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In an earlier comment, you answered your own question. Funding from the FTA goes to much more than the GLX and SCR (for example, Wollaston Station's complete renovation, for merely one example). At the federal level, I'm not sure much more can happen aside from providing additional funding through federal grants. I don't know the history of how MA Senators have secured that, but as a matter of fact, that's what US Rep Capuano was doing. As Pressley has replaced him, and as far as I know, is not on the same House commission for transportation and transit, I've yet to see how we've replaced that advocacy. But, to piggyback on your other concern, I'd agree that there are things we could be doing to create new means of funding for initiatives like this at the state and local level, without getting into the specific policy ideas floating around. From what I know, a lot of what's preventing accelerated progress is the lack of staffing to allow oversight of new construction and improvement projects.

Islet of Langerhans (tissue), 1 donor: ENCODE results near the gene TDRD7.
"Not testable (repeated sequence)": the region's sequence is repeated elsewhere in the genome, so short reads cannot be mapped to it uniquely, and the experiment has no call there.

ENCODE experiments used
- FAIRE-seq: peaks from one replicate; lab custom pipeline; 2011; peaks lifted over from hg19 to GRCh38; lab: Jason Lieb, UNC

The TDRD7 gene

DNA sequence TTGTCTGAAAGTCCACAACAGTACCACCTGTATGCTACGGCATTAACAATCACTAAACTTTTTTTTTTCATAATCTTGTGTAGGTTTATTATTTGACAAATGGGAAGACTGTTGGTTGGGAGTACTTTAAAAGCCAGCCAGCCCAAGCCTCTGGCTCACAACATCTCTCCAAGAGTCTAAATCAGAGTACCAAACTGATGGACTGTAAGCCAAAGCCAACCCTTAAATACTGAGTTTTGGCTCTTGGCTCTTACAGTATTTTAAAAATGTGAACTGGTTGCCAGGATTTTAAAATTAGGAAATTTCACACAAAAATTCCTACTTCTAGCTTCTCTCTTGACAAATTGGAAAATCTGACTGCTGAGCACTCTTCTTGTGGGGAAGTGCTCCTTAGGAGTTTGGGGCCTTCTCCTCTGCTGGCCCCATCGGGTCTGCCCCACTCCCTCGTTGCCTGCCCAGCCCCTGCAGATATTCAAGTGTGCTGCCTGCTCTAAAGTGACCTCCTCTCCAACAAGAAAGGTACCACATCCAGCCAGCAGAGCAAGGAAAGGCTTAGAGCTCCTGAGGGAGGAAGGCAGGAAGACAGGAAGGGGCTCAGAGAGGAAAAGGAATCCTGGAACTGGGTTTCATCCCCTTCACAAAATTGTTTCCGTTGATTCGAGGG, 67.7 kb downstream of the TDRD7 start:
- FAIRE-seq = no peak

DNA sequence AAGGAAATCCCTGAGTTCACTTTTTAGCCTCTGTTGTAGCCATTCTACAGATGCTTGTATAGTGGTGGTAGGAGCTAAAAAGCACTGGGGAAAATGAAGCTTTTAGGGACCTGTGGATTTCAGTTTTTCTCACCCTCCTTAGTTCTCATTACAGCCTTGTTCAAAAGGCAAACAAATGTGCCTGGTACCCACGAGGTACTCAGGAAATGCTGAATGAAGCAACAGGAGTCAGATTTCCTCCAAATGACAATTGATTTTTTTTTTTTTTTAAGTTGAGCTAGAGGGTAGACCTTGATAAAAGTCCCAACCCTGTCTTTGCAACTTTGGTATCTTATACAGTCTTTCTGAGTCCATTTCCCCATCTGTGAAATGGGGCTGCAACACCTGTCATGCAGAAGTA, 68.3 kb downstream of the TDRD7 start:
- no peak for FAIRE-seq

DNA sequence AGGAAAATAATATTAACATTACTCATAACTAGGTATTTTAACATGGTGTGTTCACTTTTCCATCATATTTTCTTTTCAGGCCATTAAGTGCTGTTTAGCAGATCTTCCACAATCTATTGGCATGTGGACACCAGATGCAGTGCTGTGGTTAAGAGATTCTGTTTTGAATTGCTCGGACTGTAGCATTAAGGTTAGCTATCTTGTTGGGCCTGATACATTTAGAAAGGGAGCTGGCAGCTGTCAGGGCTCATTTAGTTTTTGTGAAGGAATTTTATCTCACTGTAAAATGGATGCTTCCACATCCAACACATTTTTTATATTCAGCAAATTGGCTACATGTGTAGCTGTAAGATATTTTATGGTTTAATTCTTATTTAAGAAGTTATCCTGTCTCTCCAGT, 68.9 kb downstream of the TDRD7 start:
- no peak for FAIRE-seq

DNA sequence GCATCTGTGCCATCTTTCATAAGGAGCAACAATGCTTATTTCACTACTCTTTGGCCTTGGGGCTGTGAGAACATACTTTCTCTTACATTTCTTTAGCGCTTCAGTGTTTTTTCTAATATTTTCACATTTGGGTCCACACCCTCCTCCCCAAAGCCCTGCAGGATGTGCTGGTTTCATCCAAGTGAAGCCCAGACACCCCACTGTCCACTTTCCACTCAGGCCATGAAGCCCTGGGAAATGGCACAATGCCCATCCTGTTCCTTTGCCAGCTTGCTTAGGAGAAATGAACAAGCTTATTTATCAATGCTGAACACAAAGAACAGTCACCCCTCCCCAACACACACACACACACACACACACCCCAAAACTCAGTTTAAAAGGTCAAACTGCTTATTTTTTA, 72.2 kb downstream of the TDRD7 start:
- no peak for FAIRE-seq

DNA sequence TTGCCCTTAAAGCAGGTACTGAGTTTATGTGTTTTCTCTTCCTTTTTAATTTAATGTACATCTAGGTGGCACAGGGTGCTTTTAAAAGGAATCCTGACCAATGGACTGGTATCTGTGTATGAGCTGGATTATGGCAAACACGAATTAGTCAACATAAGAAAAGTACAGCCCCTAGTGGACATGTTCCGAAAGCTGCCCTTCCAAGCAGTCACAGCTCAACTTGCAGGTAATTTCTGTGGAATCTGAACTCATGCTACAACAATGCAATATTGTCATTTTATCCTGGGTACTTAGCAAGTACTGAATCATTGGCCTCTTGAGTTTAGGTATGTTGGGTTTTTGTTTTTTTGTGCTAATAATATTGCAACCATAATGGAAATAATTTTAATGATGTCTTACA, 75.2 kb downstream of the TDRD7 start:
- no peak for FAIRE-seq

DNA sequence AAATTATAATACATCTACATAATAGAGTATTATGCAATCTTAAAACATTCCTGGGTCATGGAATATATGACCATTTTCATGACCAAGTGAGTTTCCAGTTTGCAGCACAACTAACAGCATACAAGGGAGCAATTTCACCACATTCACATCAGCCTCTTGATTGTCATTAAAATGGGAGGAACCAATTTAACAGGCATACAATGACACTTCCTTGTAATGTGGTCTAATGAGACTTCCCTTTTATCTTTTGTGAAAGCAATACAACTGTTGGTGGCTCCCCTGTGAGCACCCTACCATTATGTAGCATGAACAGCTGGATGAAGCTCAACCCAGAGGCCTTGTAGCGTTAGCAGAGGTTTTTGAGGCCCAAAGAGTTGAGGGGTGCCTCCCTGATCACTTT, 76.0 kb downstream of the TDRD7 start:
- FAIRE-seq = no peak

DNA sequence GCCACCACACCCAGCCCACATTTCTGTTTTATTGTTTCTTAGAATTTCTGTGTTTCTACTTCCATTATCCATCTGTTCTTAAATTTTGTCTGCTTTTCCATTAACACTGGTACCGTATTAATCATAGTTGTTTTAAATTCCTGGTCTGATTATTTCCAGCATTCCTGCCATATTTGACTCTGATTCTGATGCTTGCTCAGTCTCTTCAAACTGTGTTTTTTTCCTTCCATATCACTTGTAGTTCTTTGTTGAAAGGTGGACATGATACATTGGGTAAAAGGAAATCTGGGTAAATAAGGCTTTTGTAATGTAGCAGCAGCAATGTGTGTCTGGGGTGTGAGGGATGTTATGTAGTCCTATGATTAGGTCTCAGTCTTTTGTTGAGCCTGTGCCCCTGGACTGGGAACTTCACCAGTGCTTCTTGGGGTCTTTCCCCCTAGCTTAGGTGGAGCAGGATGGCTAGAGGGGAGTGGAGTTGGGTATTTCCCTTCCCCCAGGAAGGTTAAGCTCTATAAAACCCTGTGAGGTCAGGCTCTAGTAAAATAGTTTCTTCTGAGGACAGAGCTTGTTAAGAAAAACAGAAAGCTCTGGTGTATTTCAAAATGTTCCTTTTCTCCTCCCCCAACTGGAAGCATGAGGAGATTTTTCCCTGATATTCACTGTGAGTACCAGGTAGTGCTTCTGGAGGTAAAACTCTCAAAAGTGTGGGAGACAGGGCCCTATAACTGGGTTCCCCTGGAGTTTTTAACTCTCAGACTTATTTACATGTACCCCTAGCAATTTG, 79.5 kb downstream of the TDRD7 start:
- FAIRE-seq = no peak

I do believe

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You answered better than I did.

Congress doesn’t provide solutions to problems like this. The provide the money for the solutions.

Ah, got it.

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Not sure if that point got across to me in the original post. The more money we have for the engineering solutions, the better. I hope everyone understands that. Personally, I need to read up on why the MBTA doesn't create its own power anymore, just out of curiousity.


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Let's blame it on the parade......oh wait.

The parade actually helped us in this respect

We got a good view of how the system will fail once the Mayor's tens of thousands of new homes are complete, and future residents need to get to work. We'll get to witness this again during the July 4th celebrations.


Its probably time for an Expansion Moratorium

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I know it may not be popular but its needed. Warren, Markey, Pressley, Lynch etc. need to hold the MBTA and MassDOT accountable. No more federal funding until they fix what they have.


Kinda ironic using "No Big Dig" Reagan for your jab